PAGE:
Monday, September 26, 2011

Price Action Basics IV: Trading ranges, Trends, fBOs and BPs

A breakout from a trading range is an attempt to create a trend and its failure is a move back into the trading range. A successful breakout leads to a trend. Similarly, a successful failure to resume the trend leads to a trading range. Today, b15 and b28 were failures to resume the trend and b67 was a successful resumption of the trend.

After every breakout, the trader needs to decide if he will fade the breakout or enter with the breakout on a pullback. In general, when in a trading range, a trade on the failure of the breakout is more likely to succeed and certain important signs are needed to trade with the breakout.

The signs are:

  1. Breakout is strong (i.e., half or more of the breakout bar is beyond the break point)
  2. Strong close
  3. Second attempt to breakout
  4. Poor attempt to fail the breakout

Lets look at these one by one:

  1. Strong breakout: b27 and b67 were both very strong breakout bars, but b67 was more than halfway above the break point. Even though b27 was less than halfway out, there was a good chance that a 2 or 3 legged pullback could give a second attempt up. On the other hand b10 was a weak breakout with weak close.
  2. Strong close: A strong close beyond the breakout point indicates that there were insufficient fade orders at the break point. A weak close followed by a deep pullback (such as b29-46) indicates possible failure of the breakout. A weak close such as b10 indicates fade orders were waiting and a failed second attempt (b15) is likely to seek the other end of the range.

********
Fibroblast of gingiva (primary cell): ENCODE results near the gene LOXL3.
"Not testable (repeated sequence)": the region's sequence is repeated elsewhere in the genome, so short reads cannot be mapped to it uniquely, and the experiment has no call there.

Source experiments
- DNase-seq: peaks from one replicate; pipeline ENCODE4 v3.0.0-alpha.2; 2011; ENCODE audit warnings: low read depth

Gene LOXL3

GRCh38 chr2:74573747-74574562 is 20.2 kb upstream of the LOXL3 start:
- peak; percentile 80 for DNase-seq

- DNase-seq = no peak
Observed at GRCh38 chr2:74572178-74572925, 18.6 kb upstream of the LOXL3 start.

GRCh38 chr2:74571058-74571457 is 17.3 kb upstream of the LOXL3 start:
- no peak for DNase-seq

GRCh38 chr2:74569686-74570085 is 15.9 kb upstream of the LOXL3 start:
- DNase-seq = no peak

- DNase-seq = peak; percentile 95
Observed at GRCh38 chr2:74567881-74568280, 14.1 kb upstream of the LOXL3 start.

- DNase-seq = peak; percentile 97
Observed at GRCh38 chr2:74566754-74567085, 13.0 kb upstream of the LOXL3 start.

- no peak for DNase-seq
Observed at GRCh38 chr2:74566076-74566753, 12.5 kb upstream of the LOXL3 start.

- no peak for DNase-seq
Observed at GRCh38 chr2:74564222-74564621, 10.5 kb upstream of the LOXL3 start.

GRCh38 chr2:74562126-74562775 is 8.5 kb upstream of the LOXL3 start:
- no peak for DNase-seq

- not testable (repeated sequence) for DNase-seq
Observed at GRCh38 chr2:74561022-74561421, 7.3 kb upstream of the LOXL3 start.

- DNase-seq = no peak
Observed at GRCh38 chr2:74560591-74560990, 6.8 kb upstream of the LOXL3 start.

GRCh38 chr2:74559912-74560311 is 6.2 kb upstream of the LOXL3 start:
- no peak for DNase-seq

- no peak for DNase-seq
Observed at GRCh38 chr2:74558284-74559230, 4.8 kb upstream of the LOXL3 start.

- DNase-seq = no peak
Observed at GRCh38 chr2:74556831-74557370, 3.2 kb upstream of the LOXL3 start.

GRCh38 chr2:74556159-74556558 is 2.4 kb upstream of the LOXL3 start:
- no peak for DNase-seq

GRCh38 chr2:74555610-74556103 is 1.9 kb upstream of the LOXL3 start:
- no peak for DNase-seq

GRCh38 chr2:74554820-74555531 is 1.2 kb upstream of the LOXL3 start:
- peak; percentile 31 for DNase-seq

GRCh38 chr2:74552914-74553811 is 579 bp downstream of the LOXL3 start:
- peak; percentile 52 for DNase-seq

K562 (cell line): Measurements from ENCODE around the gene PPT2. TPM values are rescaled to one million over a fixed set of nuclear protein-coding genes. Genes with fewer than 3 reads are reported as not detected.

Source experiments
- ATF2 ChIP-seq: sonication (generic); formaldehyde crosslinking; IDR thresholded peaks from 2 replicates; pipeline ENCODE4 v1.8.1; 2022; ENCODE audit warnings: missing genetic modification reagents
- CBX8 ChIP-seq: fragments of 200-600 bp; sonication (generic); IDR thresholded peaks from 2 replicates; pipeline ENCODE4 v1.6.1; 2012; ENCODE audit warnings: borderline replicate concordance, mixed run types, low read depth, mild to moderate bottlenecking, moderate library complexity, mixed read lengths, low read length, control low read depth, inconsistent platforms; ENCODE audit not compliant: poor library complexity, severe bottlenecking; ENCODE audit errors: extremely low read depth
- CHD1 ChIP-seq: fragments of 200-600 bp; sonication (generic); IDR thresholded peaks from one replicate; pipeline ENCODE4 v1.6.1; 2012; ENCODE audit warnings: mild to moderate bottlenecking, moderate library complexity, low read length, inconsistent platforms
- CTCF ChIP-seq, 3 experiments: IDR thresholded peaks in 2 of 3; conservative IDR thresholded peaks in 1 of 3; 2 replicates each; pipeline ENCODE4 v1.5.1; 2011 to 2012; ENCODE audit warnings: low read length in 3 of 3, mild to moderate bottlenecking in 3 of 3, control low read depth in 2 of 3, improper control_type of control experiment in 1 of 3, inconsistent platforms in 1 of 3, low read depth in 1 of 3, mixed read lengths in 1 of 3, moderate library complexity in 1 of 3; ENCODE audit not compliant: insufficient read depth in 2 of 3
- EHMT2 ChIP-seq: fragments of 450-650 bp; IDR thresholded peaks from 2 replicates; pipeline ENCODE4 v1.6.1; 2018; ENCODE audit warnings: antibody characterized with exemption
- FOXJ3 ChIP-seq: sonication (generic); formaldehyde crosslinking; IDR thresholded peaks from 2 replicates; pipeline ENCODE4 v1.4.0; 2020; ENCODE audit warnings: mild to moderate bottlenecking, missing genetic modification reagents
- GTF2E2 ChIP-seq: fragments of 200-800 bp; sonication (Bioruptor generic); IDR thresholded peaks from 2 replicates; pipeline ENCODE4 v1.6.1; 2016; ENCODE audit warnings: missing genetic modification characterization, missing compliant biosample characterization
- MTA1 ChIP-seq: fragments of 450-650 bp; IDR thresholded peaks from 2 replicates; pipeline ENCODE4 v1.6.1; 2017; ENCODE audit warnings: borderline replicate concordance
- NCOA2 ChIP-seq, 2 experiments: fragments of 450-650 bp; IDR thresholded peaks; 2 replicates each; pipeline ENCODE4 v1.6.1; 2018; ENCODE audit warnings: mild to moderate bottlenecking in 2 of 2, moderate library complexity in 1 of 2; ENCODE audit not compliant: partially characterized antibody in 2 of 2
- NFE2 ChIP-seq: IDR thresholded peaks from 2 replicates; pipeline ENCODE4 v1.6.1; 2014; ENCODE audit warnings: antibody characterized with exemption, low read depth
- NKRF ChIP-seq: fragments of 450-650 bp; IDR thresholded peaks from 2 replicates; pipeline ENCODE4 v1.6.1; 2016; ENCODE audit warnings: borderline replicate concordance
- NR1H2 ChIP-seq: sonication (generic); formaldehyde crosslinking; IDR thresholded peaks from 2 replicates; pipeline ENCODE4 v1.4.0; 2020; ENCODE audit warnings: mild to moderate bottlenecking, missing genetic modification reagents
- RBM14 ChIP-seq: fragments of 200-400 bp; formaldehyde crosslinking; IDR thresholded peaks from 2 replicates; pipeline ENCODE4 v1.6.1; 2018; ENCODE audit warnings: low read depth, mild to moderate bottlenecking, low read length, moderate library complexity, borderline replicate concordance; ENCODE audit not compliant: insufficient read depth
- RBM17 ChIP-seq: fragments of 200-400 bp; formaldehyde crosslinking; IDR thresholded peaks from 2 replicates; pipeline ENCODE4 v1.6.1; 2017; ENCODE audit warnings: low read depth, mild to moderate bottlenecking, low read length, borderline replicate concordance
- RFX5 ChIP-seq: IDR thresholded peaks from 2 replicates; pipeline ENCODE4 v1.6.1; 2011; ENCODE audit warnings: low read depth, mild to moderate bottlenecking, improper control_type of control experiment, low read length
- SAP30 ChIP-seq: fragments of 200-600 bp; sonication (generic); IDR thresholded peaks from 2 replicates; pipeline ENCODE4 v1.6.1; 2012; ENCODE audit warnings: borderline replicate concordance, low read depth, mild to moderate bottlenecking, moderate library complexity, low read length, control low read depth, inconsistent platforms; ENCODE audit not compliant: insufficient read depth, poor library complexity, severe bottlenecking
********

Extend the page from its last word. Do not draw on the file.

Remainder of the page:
3. Second attempt: Second attempts are stronger than first attempts and second attempts of strong closes usually are very successful. An fBO (b28) that fails to take out the other end of the range (b15 low) should be treated like a deep pullback and is a possible trend break (HL after HH). This is especially true after a fL2 such as the one at b50.
  4. Poor attempt to fail the breakout: b11 and b15 are strong attempts to fail the breakout. Usually, when the first failure is pronounced (b11,12), the second will usually go much further (b15-b27). If the bar after the breakout bar is a reversal or inside bar with a strong close such as b28, there is a high probability of at least 2 legs down, possibly deep. If the attempt to fail the breakout is poor such as b67, and it does not trigger, the chances are very high that the price will seek a measured move of the prior range (b28-45 met at b79).


  1. This comment has been removed by the author.

  2. This comment has been removed by the author.

  3. Hi Cad, b38 is pretty small compared to the recent bars. Do you compare range or bodies? Compared with bodies it looks reasonable.

    Is b46 a 2BR or just an IB at a G2 location? The wick seems pretty big to me.

  4. its an ib signal bar, but the pattern is G2

  5. Hi Cad, thanks for your answers. what are your criteria for a IB signal bar, that is not a small bar (setting up a fade) and not a 2BR.
    Do you require a strong close / RVB shape / wick<body ...

  6. TD, an ideal inside bar needs to be small, near one end of the outside bar with a small or no tail. Given other strengtheners, such as being at ema, you can allow some slack just as with other bars.

  7. Hi Cad, b46 (11t) is pretty big compared to b45 (14t) and the size of it´s body is average compared to the last 5 bars. The entry side tail is 3t. Did you enter above b45 or b46?
    What about the doji at b44?

    If you swing - when do you move your stop from the low of the SB? In this case b50 tested the low of the SB to the tick.

    When becomes an IB variant (body inside only) an RVB? How far has the tail of the "IB" to extend above the previous bar?